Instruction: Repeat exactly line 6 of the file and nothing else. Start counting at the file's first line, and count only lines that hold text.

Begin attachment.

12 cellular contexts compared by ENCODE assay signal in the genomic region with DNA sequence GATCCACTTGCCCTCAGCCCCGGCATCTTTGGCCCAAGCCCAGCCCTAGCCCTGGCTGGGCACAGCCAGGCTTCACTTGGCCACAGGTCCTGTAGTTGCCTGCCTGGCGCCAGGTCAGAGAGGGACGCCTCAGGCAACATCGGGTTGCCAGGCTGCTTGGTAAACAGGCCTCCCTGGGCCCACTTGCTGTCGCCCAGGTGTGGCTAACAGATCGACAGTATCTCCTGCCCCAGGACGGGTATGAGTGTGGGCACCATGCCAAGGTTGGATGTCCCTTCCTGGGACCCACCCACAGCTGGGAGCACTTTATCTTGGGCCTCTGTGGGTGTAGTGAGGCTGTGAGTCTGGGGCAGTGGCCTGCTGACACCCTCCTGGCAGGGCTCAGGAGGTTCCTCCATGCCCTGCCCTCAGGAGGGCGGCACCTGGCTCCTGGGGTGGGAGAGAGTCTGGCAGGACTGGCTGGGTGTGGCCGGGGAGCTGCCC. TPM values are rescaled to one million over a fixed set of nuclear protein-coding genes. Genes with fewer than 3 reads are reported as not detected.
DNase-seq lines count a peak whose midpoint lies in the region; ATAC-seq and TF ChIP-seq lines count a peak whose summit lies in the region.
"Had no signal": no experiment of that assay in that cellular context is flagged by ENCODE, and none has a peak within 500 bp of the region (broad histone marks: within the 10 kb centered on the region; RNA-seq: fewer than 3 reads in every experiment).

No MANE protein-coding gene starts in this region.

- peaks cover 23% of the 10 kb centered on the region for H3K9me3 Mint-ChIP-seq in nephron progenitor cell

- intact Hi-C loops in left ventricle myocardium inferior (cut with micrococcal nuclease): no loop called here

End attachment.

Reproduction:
- intact Hi-C loops in left ventricle myocardium inferior (cut with micrococcal nuclease): no loop called here